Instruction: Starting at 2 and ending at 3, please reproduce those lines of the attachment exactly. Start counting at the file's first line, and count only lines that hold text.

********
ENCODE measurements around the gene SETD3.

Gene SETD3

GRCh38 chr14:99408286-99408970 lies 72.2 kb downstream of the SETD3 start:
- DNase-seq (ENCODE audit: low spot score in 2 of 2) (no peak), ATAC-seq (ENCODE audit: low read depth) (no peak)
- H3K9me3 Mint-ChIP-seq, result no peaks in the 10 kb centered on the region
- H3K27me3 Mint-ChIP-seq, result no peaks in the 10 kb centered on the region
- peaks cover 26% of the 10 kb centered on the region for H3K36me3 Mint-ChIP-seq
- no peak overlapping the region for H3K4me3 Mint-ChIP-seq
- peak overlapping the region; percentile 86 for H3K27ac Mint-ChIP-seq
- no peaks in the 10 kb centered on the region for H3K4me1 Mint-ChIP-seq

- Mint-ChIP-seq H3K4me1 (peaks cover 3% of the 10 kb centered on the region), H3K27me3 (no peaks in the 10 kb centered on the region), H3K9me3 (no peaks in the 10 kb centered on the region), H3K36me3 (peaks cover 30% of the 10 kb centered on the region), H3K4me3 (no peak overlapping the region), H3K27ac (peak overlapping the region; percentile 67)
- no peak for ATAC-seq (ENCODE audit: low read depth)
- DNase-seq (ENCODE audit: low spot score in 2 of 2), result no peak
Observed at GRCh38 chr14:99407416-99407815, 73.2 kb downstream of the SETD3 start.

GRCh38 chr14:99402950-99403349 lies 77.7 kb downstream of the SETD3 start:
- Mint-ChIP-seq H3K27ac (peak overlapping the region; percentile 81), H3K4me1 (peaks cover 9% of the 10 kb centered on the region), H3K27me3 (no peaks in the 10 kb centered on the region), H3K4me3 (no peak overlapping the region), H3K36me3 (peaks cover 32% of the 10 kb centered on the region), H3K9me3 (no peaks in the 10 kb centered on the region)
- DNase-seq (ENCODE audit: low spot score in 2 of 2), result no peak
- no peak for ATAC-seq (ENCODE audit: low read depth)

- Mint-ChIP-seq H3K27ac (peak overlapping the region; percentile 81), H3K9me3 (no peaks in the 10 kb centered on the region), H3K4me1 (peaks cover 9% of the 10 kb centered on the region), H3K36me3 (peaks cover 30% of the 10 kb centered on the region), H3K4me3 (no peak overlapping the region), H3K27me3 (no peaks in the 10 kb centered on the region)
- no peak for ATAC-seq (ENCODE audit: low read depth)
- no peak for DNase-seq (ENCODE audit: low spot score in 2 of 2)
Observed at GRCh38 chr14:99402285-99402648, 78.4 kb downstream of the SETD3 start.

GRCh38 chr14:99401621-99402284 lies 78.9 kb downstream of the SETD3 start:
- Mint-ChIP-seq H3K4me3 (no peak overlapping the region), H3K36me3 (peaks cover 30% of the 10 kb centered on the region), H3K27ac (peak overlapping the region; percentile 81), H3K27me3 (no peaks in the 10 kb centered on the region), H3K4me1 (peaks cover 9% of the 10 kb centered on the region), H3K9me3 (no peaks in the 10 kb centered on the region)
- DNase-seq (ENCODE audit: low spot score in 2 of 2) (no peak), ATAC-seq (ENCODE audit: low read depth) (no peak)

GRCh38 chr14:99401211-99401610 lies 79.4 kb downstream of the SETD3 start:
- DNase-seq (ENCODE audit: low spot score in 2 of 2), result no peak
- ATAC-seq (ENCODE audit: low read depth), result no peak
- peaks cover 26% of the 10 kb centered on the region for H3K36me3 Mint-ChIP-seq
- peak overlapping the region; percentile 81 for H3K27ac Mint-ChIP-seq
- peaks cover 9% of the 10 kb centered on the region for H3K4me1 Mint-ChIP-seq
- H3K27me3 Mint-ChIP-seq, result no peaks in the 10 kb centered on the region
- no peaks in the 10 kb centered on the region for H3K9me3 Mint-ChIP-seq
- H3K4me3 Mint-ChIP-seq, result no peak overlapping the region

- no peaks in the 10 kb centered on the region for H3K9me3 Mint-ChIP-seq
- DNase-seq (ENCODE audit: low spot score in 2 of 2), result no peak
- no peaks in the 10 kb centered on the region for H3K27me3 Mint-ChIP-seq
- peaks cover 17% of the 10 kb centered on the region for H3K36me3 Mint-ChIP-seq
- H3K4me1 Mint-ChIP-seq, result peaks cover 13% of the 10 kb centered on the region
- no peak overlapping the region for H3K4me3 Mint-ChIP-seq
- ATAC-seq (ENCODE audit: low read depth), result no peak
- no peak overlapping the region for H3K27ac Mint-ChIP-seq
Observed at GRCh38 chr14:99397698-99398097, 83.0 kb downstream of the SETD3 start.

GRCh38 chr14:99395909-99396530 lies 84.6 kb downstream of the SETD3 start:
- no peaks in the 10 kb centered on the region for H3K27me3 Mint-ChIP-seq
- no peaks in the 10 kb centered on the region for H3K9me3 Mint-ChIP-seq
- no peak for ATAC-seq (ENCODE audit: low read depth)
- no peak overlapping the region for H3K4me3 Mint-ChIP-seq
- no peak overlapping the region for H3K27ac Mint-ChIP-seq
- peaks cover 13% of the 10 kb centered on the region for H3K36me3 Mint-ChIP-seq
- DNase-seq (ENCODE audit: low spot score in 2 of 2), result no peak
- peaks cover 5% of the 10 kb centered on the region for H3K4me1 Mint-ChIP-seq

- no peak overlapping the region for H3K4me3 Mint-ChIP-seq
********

Gene SETD3

GRCh38 chr14:99408286-99408970 lies 72.2 kb downstream of the SETD3 start: